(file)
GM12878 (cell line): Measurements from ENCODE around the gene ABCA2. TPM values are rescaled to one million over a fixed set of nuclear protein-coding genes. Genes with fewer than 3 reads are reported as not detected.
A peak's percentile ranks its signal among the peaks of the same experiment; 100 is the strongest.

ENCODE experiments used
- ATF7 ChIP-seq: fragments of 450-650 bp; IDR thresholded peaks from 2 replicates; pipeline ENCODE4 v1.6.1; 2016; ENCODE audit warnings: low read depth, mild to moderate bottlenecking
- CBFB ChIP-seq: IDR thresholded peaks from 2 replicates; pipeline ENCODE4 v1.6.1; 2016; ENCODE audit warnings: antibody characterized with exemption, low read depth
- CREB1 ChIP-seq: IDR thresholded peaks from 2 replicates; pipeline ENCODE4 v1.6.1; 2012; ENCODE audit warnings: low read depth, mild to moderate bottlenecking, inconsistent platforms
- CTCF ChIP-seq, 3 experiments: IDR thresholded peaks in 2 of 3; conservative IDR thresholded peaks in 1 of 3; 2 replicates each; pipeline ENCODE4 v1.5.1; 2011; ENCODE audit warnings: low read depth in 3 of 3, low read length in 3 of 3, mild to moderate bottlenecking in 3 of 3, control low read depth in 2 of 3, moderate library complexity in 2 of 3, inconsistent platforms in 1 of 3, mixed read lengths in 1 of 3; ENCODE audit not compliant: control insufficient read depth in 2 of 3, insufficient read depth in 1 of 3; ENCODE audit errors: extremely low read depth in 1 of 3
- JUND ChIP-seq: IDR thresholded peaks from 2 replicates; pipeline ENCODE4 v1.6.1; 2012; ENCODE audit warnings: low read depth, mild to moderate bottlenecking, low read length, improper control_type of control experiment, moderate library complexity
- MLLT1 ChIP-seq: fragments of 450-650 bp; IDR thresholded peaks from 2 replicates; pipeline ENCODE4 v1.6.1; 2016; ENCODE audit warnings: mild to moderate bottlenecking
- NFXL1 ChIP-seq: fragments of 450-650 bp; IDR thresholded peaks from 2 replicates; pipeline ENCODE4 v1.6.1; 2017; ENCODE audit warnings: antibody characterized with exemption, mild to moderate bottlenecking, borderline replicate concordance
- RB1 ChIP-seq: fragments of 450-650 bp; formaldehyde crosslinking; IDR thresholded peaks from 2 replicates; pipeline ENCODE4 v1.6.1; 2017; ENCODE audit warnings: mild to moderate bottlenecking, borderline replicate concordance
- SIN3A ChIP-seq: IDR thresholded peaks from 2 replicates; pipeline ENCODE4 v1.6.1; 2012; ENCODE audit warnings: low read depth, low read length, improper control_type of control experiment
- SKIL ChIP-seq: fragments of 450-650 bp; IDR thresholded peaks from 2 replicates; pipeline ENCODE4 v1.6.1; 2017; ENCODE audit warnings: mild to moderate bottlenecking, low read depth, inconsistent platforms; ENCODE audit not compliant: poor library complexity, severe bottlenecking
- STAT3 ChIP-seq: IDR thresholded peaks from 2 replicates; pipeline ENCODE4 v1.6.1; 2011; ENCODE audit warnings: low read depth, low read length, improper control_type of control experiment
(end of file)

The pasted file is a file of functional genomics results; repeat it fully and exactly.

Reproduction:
GM12878 (cell line): Measurements from ENCODE around the gene ABCA2. TPM values are rescaled to one million over a fixed set of nuclear protein-coding genes. Genes with fewer than 3 reads are reported as not detected.
A peak's percentile ranks its signal among the peaks of the same experiment; 100 is the strongest.

ENCODE experiments used
- ATF7 ChIP-seq: fragments of 450-650 bp; IDR thresholded peaks from 2 replicates; pipeline ENCODE4 v1.6.1; 2016; ENCODE audit warnings: low read depth, mild to moderate bottlenecking
- CBFB ChIP-seq: IDR thresholded peaks from 2 replicates; pipeline ENCODE4 v1.6.1; 2016; ENCODE audit warnings: antibody characterized with exemption, low read depth
- CREB1 ChIP-seq: IDR thresholded peaks from 2 replicates; pipeline ENCODE4 v1.6.1; 2012; ENCODE audit warnings: low read depth, mild to moderate bottlenecking, inconsistent platforms
- CTCF ChIP-seq, 3 experiments: IDR thresholded peaks in 2 of 3; conservative IDR thresholded peaks in 1 of 3; 2 replicates each; pipeline ENCODE4 v1.5.1; 2011; ENCODE audit warnings: low read depth in 3 of 3, low read length in 3 of 3, mild to moderate bottlenecking in 3 of 3, control low read depth in 2 of 3, moderate library complexity in 2 of 3, inconsistent platforms in 1 of 3, mixed read lengths in 1 of 3; ENCODE audit not compliant: control insufficient read depth in 2 of 3, insufficient read depth in 1 of 3; ENCODE audit errors: extremely low read depth in 1 of 3
- JUND ChIP-seq: IDR thresholded peaks from 2 replicates; pipeline ENCODE4 v1.6.1; 2012; ENCODE audit warnings: low read depth, mild to moderate bottlenecking, low read length, improper control_type of control experiment, moderate library complexity
- MLLT1 ChIP-seq: fragments of 450-650 bp; IDR thresholded peaks from 2 replicates; pipeline ENCODE4 v1.6.1; 2016; ENCODE audit warnings: mild to moderate bottlenecking
- NFXL1 ChIP-seq: fragments of 450-650 bp; IDR thresholded peaks from 2 replicates; pipeline ENCODE4 v1.6.1; 2017; ENCODE audit warnings: antibody characterized with exemption, mild to moderate bottlenecking, borderline replicate concordance
- RB1 ChIP-seq: fragments of 450-650 bp; formaldehyde crosslinking; IDR thresholded peaks from 2 replicates; pipeline ENCODE4 v1.6.1; 2017; ENCODE audit warnings: mild to moderate bottlenecking, borderline replicate concordance
- SIN3A ChIP-seq: IDR thresholded peaks from 2 replicates; pipeline ENCODE4 v1.6.1; 2012; ENCODE audit warnings: low read depth, low read length, improper control_type of control experiment
- SKIL ChIP-seq: fragments of 450-650 bp; IDR thresholded peaks from 2 replicates; pipeline ENCODE4 v1.6.1; 2017; ENCODE audit warnings: mild to moderate bottlenecking, low read depth, inconsistent platforms; ENCODE audit not compliant: poor library complexity, severe bottlenecking
- STAT3 ChIP-seq: IDR thresholded peaks from 2 replicates; pipeline ENCODE4 v1.6.1; 2011; ENCODE audit warnings: low read depth, low read length, improper control_type of control experiment